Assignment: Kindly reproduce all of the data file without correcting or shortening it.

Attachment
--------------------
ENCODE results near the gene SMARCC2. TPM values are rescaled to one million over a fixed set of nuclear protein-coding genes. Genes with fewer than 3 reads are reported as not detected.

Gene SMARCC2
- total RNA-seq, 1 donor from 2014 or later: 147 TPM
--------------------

ENCODE results near the gene SMARCC2. TPM values are rescaled to one million over a fixed set of nuclear protein-coding genes. Genes with fewer than 3 reads are reported as not detected.

Gene SMARCC2
- total RNA-seq, 1 donor from 2014 or later: 147 TPM